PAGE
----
Once Professor Muir reports back, I will, of course, look at that very carefully and quickly, and will make further arrangements; I will also make further announcements to Parliament. In the meantime, there is absolutely no doubt that the 2022 assessments and qualifications will continue. The SQA will lead on that process, and it will do so very effectively, as the chamber would undoubtedly expect.

I call Kaukab Stewart, who joins us remotely.

How will the Scottish Government ensure that teachers and staff are central to the process of reform?

I laid out some of the details of that in my statement. I am very keen to look at the role of children and young people and at the role of teachers and practitioners to ensure that they have a central role in the reform process. One of the ways in which we are doing that is through the national teachers panel, which I am looking to strengthen. I am also very keen for Education Scotland to work directly with teachers and schools to build local, regional and national communities of practitioners to lead the shaping and design of the reform work as it proceeds.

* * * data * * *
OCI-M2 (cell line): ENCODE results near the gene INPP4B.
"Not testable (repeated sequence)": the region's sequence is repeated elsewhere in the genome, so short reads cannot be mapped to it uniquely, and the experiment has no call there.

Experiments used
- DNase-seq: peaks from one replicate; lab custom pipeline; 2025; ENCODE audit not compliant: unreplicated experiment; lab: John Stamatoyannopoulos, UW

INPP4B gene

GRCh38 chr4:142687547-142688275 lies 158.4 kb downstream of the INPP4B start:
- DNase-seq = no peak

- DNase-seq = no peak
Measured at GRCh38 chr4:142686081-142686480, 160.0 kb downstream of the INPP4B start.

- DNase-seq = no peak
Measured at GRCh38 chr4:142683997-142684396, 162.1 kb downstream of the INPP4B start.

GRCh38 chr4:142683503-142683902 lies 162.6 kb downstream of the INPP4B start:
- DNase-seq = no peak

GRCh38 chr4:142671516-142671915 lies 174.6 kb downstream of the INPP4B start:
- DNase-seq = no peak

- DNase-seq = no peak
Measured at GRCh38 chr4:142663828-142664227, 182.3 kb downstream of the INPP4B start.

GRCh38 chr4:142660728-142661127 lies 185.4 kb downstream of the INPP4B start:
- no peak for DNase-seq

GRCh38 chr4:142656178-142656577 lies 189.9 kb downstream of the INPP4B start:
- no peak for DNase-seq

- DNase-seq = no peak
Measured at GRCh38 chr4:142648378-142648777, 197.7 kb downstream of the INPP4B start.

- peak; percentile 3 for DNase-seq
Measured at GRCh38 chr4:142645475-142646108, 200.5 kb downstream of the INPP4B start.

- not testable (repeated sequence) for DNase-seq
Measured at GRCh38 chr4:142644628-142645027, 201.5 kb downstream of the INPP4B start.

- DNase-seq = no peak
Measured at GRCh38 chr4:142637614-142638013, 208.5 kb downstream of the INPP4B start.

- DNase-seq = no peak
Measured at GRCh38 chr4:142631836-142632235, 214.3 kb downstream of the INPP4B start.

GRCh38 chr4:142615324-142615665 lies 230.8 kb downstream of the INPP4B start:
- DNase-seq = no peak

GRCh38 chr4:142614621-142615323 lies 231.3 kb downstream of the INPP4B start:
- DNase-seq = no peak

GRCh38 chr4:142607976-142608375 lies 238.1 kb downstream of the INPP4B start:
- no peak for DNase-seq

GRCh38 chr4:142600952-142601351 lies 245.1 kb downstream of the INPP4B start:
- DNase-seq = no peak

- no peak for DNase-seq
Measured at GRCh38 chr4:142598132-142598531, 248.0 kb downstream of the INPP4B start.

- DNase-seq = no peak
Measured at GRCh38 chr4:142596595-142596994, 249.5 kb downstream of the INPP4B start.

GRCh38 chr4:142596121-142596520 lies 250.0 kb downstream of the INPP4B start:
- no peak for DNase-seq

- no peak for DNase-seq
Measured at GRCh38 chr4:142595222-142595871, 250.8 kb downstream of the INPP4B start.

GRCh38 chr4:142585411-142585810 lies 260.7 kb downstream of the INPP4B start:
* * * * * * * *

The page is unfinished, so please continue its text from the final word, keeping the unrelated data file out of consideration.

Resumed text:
I mentioned in my answer to Michael Marra the stakeholder engagement work that Professor Muir is already undertaking, which has been exceptionally well attended by teachers. Nonetheless, I would certainly welcome—from Ms Stewart as, indeed, from other members across the chamber—any further suggestions or proposals about how we can further strengthen the role of teachers and front-line practitioners on this issue.

Beatriz Pont from the OECD education directorate stated in June that curriculum for excellence has

“too many owners, while lacking clarity about their responsibilities.”

She also said that curriculum for excellence is “just moving forward”, and that it has

“no structured approach to look forward, plan and communicate ... with a long-term perspective.”